Everyone knows the eyes have to see clearly (visual acuity) to function well. The eyes have to do much more than that, though. When looking at near, the eyes have to focus on the page to make it clear (eye focusing) as well as work together (eye teaming). When reading, the eyes have to move accurately from one word to the next (eye tracking) without losing place. These skills are critical for reading and learning, and when deficient can cause frustration, misbehavior, and school failure (barriers to learning). Some children have an eye that turns in or out (eye turn or “strabismus”) or an eye that doesn’t see as well as the other (lazy eye or “amblyopia”), and this can significantly interfere with their visual skills and depth perception.
HOW DOES VISION AFFECT LEARNING?
Most of the learning done in school is dependent on VISION. If a child has to struggle to see, they are going to struggle to learn. Often children are misdiagnosed with learning disabilities such as ADHD or dyslexia.
DO YOU KNOW YOUR CHILD IS BRIGHT BUT FEEL THEY AREN’T LEARNING OR PERFORMING UP TO THEIR POTENTIAL?
DOES YOUR CHILD EXERT A LOT OF EFFORT TO KEEP UP IN SCHOOL?
Sometimes these children are just referred to as lazy when really their visual skills are deficient and hindering their learning ability. Vision and learning are directly connected!
A major portion of what we learn is taken in through the visual system. Vision is a contributing factor to an individual’s ability to attend and respond to classroom instruction.
There are many aspects of vision which might affect an individual’s abilities to attend and respond to teacher instruction.
- Nearsightedness, farsightedness, and astigmatism can result in blurred vision or eye strain, and relate to performance in the classroom.
- Individuals may have focusing problems which do not allow them to rapidly change focus from book to chalkboard and vice versa.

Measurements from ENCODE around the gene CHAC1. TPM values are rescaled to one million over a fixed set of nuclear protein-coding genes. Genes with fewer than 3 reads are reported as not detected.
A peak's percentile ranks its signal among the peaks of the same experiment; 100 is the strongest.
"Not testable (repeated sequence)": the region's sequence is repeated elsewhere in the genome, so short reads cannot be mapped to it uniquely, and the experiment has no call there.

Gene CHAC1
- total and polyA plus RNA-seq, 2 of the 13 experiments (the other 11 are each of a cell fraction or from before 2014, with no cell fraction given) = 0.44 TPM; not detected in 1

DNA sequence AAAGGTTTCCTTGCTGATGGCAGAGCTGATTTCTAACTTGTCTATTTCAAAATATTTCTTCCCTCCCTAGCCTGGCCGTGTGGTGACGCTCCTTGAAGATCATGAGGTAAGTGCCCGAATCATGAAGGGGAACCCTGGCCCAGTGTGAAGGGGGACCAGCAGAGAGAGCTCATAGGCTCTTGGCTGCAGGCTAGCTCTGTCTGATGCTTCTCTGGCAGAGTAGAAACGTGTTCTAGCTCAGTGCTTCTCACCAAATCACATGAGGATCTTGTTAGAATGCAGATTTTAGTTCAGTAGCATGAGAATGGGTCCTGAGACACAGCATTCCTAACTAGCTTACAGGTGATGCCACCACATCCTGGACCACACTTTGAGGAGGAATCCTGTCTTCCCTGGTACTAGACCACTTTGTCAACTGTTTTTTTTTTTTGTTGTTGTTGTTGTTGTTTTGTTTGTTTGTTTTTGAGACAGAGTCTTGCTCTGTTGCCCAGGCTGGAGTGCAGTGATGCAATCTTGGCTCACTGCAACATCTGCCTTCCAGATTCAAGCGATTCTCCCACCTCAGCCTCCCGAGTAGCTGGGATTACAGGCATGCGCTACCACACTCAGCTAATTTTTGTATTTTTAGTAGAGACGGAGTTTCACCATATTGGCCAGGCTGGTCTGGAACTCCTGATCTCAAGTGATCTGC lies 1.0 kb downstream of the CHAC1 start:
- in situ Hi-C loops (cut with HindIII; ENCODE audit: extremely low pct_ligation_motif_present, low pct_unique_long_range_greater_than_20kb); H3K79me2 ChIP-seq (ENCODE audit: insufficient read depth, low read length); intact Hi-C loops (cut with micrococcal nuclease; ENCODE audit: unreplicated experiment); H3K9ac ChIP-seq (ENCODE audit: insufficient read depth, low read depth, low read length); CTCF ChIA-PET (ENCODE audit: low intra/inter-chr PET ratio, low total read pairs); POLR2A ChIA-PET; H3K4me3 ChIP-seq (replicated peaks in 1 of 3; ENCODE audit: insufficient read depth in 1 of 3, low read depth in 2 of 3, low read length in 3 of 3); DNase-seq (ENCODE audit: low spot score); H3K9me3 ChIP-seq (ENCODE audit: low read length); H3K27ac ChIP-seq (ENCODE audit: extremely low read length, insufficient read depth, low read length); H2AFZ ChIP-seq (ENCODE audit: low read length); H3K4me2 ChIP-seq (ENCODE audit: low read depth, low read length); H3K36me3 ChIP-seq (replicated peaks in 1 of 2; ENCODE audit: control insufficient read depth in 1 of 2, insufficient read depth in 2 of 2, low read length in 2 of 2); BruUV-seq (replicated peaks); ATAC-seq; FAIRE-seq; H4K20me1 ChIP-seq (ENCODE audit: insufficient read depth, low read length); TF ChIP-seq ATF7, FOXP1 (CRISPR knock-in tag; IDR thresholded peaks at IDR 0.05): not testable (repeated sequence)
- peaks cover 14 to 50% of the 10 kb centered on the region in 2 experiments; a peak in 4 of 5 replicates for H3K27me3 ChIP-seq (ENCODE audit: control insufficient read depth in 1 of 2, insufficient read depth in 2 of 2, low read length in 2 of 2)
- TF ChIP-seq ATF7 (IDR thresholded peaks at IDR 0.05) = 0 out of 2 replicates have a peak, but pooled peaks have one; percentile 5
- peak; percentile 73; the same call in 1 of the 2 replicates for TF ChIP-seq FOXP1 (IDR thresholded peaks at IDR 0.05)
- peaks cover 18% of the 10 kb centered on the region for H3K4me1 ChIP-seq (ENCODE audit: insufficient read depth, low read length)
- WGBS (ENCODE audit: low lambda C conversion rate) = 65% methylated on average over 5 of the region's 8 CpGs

- They may have difficulty using both eyes together. This dysfunction can require excess effort to overcome and may interfere with visual information processing.
- An individual may have difficulty controlling eye movements. This could result in loss of place when reading, frequent guessing of words, need for the use of the finger to maintain one’s place, or other more subtle difficulties.
Learning-Related Vision Problem Facts & Figures
- Up to 25% off all school age children have vision problems significant enough to impair
academic performance. The rate may be as high as 60% for those children labeled as having
- An evaluation of the visual efficiency of beginning readers in a public school found that
visual factors were the primary cause of reading failure and that most current school
screenings are inadequate to detect these problems.2
- A study of inner city youths found that poor vision is related to academic and behavioral
problems among at-risk children.3
- American Foundation for Vision Awareness
- Optometry & Vision Development
- Journal of Behavioral Optometry
How Can I Identify Vision-Related Learning Difficulties?
A qualified eye doctor can help identify vision problems that may inhibit learning. Click here for information on “Questions to Ask Your Eye Doctor”.